What is a Gap Insurance Waiver of Depreciation, and When Do You Need One?

5 minute read Published on Apr 26, 2019 by BrokerLink Communications

What is a Gap Insurance Waiver of Depreciation, and When Do You Need One?

It’s an all-too-common scenario. A driver has just been involved in a total-loss accident in a two-year-old car that they bought brand new. They have a full-coverage collision insurance policy on their new vehicle so “no problem”, they think. They’ll just call their insurance broker, and their insurer will cover the full replacement cost of the totalled vehicle. Right?

But then our driver discovers a nasty fact; their insurance policy allows the company to make a depreciation deduction. This means that the driver will only be getting the market value of their car at the time of the accident. They thought they were fully covered, but now their bank is telling them that they still owe a $5,000 balance on the car loan for a vehicle they can no longer drive. And their insurance company won’t pay because the car’s value had steeply depreciated over the preceding two years.

The driver is now stuck with a massive bill on a car that no longer exists. And given the amount involved, their bank is almost sure to pursue collections of the debt in court if our driver fails to pay it, this could ruin their credit and open them up to nasty garnishment measures and even bankruptcy.

How could this terrible situation have been avoided?

Gap insurance is always a good idea when buying a new car

Unfortunately the above situation unfolds, in one form or another, thousands of times each year throughout Ontario and the rest of Canada. Well-meaning drivers who thought that their full coverage car insurance actually meant that they were fully covered are splashed in the face by the cold water of a different reality. Whenever your new car’s market value is less than the amount you still owe on your auto loan, you are on the hook for the difference.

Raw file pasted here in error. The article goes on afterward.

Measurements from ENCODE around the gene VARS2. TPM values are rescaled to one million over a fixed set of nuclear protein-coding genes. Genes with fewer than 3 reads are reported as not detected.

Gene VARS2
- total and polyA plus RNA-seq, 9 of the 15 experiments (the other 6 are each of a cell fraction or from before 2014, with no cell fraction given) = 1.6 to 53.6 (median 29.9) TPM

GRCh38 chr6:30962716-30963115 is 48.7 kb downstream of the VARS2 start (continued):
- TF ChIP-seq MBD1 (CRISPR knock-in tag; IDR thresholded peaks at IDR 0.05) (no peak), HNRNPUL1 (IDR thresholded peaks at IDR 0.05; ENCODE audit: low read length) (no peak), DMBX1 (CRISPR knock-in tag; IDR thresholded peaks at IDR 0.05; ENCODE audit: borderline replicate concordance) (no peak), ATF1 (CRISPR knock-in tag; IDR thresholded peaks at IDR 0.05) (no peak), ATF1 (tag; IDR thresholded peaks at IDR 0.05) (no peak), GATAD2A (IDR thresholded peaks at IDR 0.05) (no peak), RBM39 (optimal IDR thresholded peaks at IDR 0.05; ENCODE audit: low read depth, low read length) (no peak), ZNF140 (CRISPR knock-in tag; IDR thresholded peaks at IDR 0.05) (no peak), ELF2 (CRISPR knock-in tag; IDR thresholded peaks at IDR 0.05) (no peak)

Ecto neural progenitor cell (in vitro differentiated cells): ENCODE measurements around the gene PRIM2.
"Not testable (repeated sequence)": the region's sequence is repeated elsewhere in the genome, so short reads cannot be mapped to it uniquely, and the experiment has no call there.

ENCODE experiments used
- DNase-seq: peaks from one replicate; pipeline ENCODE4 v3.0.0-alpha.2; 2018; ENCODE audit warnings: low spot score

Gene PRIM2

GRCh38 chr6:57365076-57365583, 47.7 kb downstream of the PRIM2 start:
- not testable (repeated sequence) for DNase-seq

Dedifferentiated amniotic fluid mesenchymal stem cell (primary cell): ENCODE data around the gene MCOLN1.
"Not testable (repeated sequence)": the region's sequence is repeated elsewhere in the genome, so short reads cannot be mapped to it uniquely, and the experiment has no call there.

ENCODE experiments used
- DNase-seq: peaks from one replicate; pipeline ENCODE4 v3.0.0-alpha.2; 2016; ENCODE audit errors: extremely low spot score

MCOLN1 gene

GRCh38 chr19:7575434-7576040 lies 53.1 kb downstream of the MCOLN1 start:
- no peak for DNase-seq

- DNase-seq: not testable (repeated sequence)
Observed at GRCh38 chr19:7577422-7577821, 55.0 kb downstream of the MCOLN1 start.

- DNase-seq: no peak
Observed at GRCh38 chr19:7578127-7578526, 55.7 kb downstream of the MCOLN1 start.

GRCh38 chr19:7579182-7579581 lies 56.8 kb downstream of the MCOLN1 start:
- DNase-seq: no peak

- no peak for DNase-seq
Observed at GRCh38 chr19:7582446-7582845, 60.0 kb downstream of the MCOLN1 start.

This is why it’s strongly recommended that everyone who buys a new car on loan in Canada should also purchase gap insurance. In Ontario, this is accomplished through an OPCF 43 form, which can be added to your car insurance policy as an endorsement. Having the waiver of depreciation on your car insurance policy means your insurance company will cover the actual replacement value of your vehicle should it be stolen or involved in a total-loss accident. most companies will offer this optional coverage for 24 to 48 months on the purchase of brand new vehicles.

Why is the replacement cost such a big deal with new cars?

There are multiple good reasons to buy a new car. With improvements in safety and technology, new cars have never provided more protection for their occupants. For those who lack the mechanical skills and risk tolerance to keep unreliable older cars on the road, buying new is a great way to ensure that they’ll never have to worry about personal transportation.

Yet, buying new comes with a number of potentially serious risks of its own, which every new-car buyer should understand.

Many studies have confirmed that new cars can lose around 10 per cent of their value the second the new owner drives it off the lot. Most new cars will lose a total of around 20 per cent of their value in its first year of life. And it will lose roughly 20 additional per cent of its previous-year’s value each year following that for the first five years.